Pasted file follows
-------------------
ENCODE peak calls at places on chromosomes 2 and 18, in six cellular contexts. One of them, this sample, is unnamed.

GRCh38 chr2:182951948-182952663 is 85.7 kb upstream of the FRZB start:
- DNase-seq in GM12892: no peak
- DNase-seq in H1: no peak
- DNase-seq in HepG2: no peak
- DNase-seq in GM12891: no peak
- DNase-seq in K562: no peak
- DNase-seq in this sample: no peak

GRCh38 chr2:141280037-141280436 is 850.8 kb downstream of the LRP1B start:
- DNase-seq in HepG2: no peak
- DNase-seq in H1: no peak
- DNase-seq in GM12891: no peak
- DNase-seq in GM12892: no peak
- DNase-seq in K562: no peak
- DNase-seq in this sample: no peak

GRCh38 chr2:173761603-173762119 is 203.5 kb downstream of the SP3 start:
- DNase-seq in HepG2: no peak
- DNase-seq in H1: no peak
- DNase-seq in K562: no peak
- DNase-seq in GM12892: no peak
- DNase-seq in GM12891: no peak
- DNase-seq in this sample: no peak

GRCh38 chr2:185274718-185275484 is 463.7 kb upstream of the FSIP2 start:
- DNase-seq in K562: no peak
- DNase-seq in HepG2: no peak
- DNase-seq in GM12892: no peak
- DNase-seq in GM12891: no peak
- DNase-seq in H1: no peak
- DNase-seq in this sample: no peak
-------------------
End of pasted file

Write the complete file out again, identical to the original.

ENCODE peak calls at places on chromosomes 2 and 18, in six cellular contexts. One of them, this sample, is unnamed.

GRCh38 chr2:182951948-182952663 is 85.7 kb upstream of the FRZB start:
- DNase-seq in GM12892: no peak
- DNase-seq in H1: no peak
- DNase-seq in HepG2: no peak
- DNase-seq in GM12891: no peak
- DNase-seq in K562: no peak
- DNase-seq in this sample: no peak

GRCh38 chr2:141280037-141280436 is 850.8 kb downstream of the LRP1B start:
- DNase-seq in HepG2: no peak
- DNase-seq in H1: no peak
- DNase-seq in GM12891: no peak
- DNase-seq in GM12892: no peak
- DNase-seq in K562: no peak
- DNase-seq in this sample: no peak

GRCh38 chr2:173761603-173762119 is 203.5 kb downstream of the SP3 start:
- DNase-seq in HepG2: no peak
- DNase-seq in H1: no peak
- DNase-seq in K562: no peak
- DNase-seq in GM12892: no peak
- DNase-seq in GM12891: no peak
- DNase-seq in this sample: no peak

GRCh38 chr2:185274718-185275484 is 463.7 kb upstream of the FSIP2 start:
- DNase-seq in K562: no peak
- DNase-seq in HepG2: no peak
- DNase-seq in GM12892: no peak
- DNase-seq in GM12891: no peak
- DNase-seq in H1: no peak
- DNase-seq in this sample: no peak